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Elon Musk says that SpaceX’s “Starship” is ready to take off.

Elon Musk, who runs both Twitter and SpaceX, said that the company’s deep-space rocket is ready to take off from its site in Texas, US.

The Federal Aviation Administration (FAA) has set the orbital test flight for the rocket for April 17. However, it can only be launched if the license is accepted by the FAA.

The Starship is the most powerful rocket the company has right now. It will allow people to be sent to the Moon and Mars.

Elon Musk, a billionaire, posted on Twitter: “Starship is ready to launch. Regulatory approval is needed.”

The spaceship comprises a giant first-stage booster — Super Heavy —and a 50 metres upper-stage aircraft called Starship, according to SpaceX.

Both cars are made of stainless steel that can be used again and again. They are powered by SpaceX’s Raptor engine, which is the next generation.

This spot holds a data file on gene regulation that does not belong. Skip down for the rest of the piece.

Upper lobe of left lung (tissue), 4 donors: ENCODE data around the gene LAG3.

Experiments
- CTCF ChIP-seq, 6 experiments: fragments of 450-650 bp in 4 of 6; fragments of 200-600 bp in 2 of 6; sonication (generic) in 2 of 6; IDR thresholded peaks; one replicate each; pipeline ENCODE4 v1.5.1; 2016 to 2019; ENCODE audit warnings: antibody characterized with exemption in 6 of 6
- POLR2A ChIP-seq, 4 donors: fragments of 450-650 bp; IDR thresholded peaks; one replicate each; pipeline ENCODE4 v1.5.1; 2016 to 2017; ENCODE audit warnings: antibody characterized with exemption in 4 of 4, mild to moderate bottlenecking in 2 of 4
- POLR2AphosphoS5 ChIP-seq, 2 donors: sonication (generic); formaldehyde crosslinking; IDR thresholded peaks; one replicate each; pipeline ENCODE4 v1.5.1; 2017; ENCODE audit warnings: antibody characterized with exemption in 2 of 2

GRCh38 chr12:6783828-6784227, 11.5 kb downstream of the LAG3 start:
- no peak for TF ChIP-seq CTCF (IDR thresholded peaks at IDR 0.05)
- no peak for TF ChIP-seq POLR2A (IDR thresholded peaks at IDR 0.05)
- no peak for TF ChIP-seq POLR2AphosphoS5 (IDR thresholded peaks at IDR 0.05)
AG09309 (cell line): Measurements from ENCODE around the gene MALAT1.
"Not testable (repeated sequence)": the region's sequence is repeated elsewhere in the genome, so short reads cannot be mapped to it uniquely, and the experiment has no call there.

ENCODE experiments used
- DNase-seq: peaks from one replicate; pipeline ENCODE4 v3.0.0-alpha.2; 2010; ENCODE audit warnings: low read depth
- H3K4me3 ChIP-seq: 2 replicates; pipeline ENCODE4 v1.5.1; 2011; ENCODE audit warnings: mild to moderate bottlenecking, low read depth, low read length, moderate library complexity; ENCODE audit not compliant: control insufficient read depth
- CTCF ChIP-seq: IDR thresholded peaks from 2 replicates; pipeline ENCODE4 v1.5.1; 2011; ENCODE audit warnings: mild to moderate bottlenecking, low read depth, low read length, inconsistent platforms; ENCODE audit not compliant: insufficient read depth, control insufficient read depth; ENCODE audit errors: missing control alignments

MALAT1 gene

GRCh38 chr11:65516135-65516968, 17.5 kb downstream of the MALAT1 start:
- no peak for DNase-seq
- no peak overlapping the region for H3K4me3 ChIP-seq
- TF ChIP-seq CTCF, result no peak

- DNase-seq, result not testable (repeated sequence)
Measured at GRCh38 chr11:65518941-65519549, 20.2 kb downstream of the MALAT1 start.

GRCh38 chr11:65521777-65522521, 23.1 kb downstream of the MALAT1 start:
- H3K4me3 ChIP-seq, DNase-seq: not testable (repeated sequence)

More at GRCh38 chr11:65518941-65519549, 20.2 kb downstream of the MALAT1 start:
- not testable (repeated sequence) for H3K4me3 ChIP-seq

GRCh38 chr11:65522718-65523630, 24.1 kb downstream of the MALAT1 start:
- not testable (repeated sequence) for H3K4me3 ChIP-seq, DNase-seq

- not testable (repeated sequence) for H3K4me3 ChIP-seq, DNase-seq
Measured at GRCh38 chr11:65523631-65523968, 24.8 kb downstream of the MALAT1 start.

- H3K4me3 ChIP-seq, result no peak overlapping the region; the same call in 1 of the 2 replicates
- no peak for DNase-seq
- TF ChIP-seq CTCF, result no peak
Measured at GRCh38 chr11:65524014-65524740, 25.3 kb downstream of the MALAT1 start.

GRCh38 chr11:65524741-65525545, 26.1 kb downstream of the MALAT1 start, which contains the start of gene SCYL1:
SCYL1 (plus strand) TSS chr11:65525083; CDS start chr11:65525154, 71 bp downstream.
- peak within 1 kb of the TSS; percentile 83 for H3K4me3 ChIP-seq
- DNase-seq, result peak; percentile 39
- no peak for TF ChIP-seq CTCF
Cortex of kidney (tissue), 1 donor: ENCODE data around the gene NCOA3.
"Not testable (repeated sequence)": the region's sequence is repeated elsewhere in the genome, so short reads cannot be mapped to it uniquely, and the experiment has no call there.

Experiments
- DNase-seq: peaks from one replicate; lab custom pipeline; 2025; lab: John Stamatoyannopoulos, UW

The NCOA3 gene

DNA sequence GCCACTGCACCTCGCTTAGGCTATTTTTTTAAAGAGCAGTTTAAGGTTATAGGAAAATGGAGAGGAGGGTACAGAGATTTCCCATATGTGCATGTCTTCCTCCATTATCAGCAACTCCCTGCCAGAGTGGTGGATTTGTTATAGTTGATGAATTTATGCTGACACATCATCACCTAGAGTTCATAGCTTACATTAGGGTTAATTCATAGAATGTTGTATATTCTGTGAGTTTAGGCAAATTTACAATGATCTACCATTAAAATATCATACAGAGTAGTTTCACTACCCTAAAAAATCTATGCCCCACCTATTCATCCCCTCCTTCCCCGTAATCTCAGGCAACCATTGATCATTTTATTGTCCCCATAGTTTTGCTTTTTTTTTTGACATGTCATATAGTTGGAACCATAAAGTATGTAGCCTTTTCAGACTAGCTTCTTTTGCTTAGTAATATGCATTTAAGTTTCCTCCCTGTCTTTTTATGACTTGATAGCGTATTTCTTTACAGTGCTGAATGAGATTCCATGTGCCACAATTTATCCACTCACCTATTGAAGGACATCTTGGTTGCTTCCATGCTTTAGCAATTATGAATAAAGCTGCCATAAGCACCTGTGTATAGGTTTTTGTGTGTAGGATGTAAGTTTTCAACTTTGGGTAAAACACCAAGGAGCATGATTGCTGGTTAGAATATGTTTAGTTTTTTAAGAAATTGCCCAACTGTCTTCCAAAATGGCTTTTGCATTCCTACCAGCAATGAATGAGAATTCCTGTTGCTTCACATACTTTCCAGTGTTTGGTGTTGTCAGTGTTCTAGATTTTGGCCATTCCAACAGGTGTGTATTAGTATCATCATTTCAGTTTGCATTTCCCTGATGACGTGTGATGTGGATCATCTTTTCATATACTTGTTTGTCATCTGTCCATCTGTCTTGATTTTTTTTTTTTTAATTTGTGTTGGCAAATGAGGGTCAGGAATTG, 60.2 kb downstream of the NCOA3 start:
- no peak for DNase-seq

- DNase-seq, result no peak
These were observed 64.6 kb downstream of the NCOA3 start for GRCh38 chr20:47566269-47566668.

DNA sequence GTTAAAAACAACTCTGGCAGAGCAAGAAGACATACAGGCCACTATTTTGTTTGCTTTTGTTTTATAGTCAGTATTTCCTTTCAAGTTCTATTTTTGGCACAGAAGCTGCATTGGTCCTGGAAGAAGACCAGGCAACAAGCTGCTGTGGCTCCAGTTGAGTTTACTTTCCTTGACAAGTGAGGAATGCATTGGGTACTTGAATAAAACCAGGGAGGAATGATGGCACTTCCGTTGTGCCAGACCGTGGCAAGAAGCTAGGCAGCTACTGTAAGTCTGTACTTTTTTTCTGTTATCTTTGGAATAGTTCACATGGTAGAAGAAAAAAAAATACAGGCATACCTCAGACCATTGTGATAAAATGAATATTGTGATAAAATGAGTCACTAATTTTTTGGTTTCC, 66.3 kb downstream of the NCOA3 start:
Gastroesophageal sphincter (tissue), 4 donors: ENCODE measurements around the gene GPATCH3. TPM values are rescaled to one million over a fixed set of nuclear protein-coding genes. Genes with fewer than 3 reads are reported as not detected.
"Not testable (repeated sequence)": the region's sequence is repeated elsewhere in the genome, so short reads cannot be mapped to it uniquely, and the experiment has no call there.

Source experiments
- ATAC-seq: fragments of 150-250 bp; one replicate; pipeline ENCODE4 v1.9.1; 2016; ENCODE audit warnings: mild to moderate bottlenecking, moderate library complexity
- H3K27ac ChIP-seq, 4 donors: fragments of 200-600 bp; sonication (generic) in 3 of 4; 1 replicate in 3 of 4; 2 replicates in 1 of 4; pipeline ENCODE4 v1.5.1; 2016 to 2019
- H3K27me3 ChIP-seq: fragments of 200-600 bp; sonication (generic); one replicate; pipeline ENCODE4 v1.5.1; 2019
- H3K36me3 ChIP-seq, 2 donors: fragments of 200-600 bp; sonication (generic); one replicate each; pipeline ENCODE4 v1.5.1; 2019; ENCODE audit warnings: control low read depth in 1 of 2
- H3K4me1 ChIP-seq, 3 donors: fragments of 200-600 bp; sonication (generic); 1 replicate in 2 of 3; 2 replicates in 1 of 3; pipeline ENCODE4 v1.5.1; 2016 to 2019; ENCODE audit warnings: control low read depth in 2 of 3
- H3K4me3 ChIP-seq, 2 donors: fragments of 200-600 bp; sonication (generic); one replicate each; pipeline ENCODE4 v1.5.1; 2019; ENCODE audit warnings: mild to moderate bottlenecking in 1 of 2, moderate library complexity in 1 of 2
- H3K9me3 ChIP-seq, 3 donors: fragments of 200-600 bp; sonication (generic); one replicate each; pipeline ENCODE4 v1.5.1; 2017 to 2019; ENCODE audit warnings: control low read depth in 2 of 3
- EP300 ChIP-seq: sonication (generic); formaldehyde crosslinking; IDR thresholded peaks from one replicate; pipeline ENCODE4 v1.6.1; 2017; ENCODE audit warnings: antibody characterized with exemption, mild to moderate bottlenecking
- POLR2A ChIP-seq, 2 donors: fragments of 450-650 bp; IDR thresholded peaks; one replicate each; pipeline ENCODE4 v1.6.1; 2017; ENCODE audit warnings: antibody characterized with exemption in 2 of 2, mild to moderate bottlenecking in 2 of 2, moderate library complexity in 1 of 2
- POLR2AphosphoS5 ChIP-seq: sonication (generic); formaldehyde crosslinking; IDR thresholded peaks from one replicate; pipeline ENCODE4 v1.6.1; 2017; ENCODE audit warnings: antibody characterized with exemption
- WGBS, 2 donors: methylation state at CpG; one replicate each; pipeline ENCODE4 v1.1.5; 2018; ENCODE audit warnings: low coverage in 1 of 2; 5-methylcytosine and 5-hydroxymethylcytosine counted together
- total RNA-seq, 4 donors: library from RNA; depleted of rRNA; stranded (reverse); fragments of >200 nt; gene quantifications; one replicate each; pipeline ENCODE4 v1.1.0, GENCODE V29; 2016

Musk also recently said that the first orbital flight of SpaceX’s huge Starship has only a 50% chance of being successful.

Times of India reported that he also said that his company is making several other spacecraft at its facility in Texas.

Over the next few months, they will be sent up pretty quickly, and there is an 80% chance that one of them will reach orbit this year.

Last week, a NASA Earth science instrument was put on the private communications satellite Falcon 9 by SpaceX and sent into space.

The rocket took off from Cape Canaveral Space Force Station Florida that carried Intelsat 40E satellite toward geostationary transfer orbit.

SpaceX said that the Falcon 9 first-stage booster for this flight was used to launch CRS-26 before.

Intelsat 40E is a modern geostationary satellite that is meant to give the company and its users access to all of North and Central America.

Maxar Technologies built the geostationary satellite, which is carried by a rocket. It also has NASA’s Tropospheric Emissions Monitoring of Pollution (TEMPO) as a package.

The satellite will be put in a geostationary orbit, which is 22,000 miles above the Earth. It will do its work like other geostationary satellites do.